Eva Acuña spoke with her teenage sister Esther by phone early on the morning of Aug. 15, about an hour before Esther planned to enter the U.S. near the Mexican city of Ciudad Juárez and ask for asylum — the end of a long journey from Esther’s home in El Salvador.

Acuña, a legal permanent resident in the U.S., expected to hear next from U.S. immigration authorities about her sister’s status. But instead, about eight hours later, she received a call from authorities in Mexico. Instead of taking her sister into custody, the U.S. Border Patrol had delivered the girl back to Mexico, where she was in a children’s shelter.

The transfer was contrary to both U.S. policy and an outstanding diplomatic agreement with Mexico, which do not allow children from other countries who are traveling without adult guardians to be expelled into Mexico. But it is now becoming clear that a number of children have been improperly expelled after the Trump administration shut down the border to most asylum applicants because of the coronavirus pandemic.

Since the New York Times reported last week on an internal e-mail that warned border authorities about the improper transfers, Acuña, who asked that her sister be identified by her first name to avoid immigration repercussions, is one of several Central Americans who have come forward saying they were anxious and confused after their children and young relatives were sent without any adult to accompany them into a country that is not their own.

Sending young people back and forth between foreign governments is a sensitive matter, in part because of the bureaucratic red tape that can lead to delays in their release, even when the child’s parent is waiting in the same country.

It is unclear how many non-Mexican children have been expelled into Mexico, because both the U.S. and Mexican governments have declined to provide data. U.S. government officials have cited a legal challenge against some of the expulsions that have occurred under the pandemic to explain why they cannot elaborate further. In a tweet Friday, a spokesman for the Mexican secretary of foreign affairs said that “at the moment” it had no record of minors entering Mexico without accompanying relatives.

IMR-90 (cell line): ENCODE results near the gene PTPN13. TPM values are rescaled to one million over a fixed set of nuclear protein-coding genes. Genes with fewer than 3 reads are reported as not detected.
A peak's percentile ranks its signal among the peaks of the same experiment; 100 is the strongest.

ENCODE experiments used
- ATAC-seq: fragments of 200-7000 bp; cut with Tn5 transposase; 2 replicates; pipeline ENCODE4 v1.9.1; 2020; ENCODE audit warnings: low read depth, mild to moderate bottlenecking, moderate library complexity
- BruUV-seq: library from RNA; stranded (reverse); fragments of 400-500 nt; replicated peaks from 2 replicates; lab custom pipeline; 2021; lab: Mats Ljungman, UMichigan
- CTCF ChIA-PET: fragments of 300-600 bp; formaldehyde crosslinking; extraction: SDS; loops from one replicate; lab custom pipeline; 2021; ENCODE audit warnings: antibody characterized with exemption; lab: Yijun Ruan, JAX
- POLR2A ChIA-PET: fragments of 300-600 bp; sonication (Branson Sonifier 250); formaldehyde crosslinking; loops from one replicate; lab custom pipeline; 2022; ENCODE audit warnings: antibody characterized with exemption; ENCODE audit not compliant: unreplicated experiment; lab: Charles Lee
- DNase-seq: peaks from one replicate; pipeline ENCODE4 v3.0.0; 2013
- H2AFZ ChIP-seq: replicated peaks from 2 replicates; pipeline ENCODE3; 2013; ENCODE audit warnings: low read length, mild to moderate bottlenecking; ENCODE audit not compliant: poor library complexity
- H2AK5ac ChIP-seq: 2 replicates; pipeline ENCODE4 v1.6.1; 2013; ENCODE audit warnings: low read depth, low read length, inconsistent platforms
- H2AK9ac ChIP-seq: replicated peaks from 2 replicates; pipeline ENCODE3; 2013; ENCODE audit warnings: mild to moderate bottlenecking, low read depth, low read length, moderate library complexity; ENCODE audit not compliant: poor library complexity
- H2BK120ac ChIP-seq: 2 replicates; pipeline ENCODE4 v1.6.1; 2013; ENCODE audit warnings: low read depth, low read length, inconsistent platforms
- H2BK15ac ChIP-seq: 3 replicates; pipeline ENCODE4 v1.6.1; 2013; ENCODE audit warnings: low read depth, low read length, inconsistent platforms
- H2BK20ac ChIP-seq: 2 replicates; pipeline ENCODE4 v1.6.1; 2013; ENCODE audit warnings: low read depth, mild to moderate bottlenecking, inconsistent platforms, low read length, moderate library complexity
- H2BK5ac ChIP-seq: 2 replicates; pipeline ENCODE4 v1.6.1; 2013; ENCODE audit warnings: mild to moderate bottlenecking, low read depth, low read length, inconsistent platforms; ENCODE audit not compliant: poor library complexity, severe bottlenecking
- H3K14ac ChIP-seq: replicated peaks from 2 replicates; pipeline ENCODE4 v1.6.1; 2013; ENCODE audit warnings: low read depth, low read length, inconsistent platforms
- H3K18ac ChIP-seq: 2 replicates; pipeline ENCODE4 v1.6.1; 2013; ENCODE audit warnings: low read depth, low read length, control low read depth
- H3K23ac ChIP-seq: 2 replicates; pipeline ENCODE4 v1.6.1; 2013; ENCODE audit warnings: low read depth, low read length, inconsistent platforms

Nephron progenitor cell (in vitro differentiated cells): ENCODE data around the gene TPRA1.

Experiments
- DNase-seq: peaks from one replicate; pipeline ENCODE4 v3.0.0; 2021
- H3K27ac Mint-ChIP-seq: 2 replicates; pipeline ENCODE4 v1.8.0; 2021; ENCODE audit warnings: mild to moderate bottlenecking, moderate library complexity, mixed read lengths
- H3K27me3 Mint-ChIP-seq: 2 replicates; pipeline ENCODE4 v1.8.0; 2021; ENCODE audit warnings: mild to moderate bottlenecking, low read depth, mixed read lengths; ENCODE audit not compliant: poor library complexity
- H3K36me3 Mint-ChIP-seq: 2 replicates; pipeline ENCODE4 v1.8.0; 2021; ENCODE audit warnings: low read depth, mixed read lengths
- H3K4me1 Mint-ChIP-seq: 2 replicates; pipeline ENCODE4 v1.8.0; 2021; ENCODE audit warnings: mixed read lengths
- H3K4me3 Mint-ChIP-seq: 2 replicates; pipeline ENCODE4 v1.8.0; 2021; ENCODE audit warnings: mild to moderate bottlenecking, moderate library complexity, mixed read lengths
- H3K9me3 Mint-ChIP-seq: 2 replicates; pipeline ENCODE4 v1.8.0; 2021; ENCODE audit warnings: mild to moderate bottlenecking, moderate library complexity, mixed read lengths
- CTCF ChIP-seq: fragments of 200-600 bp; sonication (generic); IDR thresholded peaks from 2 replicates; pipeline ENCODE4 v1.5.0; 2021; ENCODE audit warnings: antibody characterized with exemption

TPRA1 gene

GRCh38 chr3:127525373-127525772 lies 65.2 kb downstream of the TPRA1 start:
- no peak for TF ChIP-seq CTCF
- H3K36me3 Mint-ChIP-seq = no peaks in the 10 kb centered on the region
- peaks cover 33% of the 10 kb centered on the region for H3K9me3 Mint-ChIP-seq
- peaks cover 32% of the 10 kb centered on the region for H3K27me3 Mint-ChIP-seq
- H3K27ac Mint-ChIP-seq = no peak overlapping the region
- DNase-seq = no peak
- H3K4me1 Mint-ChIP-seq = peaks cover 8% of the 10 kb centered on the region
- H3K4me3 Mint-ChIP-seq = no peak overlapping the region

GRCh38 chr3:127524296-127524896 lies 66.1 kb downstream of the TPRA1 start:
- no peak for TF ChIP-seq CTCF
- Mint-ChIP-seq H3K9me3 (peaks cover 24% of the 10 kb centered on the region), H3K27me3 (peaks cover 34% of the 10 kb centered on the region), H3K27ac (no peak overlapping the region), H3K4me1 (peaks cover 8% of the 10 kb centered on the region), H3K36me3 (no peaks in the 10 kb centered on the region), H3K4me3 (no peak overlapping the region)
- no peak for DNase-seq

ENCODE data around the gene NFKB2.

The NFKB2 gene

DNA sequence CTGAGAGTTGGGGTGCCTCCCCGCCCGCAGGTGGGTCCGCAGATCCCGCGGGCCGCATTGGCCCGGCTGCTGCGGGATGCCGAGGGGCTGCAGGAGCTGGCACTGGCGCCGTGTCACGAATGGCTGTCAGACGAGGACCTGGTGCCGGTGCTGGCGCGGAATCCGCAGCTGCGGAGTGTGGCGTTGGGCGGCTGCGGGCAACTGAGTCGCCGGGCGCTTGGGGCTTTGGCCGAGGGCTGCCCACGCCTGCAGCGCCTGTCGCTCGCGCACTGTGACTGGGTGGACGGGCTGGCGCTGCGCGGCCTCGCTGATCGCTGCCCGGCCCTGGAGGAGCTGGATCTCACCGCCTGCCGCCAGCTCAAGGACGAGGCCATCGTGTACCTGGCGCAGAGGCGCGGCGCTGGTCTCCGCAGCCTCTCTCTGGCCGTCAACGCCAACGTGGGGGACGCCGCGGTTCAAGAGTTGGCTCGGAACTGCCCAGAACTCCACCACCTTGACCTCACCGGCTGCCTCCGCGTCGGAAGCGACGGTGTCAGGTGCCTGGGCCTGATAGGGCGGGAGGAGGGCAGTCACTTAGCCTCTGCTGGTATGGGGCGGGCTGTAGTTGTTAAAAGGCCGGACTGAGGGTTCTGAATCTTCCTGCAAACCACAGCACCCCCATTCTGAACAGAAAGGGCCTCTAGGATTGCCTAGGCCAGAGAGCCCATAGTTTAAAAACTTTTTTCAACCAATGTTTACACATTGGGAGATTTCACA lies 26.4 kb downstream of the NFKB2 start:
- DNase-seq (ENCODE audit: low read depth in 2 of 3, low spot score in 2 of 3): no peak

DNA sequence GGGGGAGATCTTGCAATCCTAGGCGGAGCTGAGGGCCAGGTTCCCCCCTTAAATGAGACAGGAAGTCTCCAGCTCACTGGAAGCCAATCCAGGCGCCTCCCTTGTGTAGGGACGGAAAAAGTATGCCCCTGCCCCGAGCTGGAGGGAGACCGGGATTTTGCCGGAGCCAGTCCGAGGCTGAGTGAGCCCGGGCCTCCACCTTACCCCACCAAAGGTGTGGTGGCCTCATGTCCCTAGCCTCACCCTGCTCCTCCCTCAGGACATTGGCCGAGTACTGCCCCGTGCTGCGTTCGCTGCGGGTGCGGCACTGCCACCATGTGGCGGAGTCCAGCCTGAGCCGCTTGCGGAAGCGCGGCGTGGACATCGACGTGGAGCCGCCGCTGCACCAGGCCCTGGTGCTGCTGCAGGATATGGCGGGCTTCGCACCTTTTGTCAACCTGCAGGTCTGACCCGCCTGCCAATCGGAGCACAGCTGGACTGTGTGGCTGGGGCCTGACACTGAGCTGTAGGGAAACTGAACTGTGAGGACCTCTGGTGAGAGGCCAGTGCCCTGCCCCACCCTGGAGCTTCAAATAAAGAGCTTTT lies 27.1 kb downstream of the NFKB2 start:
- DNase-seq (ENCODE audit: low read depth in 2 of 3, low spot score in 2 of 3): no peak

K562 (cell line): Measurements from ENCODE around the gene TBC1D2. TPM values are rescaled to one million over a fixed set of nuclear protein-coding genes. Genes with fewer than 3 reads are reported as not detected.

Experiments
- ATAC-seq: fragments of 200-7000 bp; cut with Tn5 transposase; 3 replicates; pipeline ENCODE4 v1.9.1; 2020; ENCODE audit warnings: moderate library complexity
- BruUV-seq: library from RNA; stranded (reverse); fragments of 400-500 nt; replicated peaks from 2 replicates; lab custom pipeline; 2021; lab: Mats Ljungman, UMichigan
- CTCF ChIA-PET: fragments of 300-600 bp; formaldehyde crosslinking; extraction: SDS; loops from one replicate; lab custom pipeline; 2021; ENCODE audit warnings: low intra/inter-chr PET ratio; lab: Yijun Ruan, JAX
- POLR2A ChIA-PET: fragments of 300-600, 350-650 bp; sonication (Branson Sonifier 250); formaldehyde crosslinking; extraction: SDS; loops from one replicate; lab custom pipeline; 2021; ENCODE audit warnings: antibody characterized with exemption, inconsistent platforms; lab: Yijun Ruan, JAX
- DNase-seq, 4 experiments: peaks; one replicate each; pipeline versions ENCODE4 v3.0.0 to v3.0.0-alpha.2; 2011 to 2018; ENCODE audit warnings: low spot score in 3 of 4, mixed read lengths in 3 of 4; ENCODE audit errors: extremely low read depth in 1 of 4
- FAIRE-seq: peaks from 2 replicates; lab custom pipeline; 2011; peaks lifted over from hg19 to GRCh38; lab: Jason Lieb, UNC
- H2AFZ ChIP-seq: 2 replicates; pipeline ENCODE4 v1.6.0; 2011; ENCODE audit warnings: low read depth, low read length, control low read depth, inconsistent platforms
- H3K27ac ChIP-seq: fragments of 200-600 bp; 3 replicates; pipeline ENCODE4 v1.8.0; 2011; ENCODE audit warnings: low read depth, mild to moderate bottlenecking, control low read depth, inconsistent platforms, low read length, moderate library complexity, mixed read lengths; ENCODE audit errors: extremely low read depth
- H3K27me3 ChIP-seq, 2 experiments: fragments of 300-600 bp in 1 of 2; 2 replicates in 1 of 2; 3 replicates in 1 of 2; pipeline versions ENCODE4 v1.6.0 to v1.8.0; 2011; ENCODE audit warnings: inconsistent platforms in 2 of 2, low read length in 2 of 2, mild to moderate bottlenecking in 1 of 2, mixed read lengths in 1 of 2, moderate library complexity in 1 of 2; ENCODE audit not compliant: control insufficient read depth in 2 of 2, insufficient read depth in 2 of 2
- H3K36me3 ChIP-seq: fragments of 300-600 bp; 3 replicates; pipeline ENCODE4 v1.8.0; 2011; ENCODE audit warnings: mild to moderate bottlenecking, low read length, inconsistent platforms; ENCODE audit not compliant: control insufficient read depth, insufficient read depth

“The Mexican government, along with civil society and multilateral organizations, will continue with due investigations,” the statement said.

A U.S. Border Patrol official raised alarms about the practice in the internal e-mail that came to light last week. Brian Hastings, chief of the Border Patrol’s Rio Grande Valley sector, confirmed the practice had been occurring, and said border agents had been directed to contact the Mexican consular office each time an unaccompanied child who was not Mexican was expelled.

Five people have told the Times that their children or young relatives were expelled into Mexico after entering the U.S., in violation of the agreement between the two countries.